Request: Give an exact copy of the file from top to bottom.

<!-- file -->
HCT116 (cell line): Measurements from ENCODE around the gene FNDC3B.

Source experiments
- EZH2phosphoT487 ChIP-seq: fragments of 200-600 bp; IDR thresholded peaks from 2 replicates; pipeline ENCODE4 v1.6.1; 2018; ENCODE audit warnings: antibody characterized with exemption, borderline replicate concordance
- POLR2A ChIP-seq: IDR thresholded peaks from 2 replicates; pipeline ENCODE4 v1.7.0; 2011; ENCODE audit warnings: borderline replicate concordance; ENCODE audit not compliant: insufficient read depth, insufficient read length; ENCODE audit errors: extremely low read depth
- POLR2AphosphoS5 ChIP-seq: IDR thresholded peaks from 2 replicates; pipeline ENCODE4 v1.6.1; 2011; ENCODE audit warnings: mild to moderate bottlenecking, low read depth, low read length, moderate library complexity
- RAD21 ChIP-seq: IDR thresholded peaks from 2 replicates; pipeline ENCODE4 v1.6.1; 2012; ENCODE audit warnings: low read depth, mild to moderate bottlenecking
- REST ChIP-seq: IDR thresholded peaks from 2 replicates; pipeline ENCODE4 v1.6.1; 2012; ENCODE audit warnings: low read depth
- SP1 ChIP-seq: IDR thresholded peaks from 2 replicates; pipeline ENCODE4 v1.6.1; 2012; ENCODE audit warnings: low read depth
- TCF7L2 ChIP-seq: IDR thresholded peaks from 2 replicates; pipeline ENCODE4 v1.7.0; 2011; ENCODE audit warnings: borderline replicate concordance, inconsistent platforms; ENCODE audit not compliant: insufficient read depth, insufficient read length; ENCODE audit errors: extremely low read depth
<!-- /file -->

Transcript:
HCT116 (cell line): Measurements from ENCODE around the gene FNDC3B.

Source experiments
- EZH2phosphoT487 ChIP-seq: fragments of 200-600 bp; IDR thresholded peaks from 2 replicates; pipeline ENCODE4 v1.6.1; 2018; ENCODE audit warnings: antibody characterized with exemption, borderline replicate concordance
- POLR2A ChIP-seq: IDR thresholded peaks from 2 replicates; pipeline ENCODE4 v1.7.0; 2011; ENCODE audit warnings: borderline replicate concordance; ENCODE audit not compliant: insufficient read depth, insufficient read length; ENCODE audit errors: extremely low read depth
- POLR2AphosphoS5 ChIP-seq: IDR thresholded peaks from 2 replicates; pipeline ENCODE4 v1.6.1; 2011; ENCODE audit warnings: mild to moderate bottlenecking, low read depth, low read length, moderate library complexity
- RAD21 ChIP-seq: IDR thresholded peaks from 2 replicates; pipeline ENCODE4 v1.6.1; 2012; ENCODE audit warnings: low read depth, mild to moderate bottlenecking
- REST ChIP-seq: IDR thresholded peaks from 2 replicates; pipeline ENCODE4 v1.6.1; 2012; ENCODE audit warnings: low read depth
- SP1 ChIP-seq: IDR thresholded peaks from 2 replicates; pipeline ENCODE4 v1.6.1; 2012; ENCODE audit warnings: low read depth
- TCF7L2 ChIP-seq: IDR thresholded peaks from 2 replicates; pipeline ENCODE4 v1.7.0; 2011; ENCODE audit warnings: borderline replicate concordance, inconsistent platforms; ENCODE audit not compliant: insufficient read depth, insufficient read length; ENCODE audit errors: extremely low read depth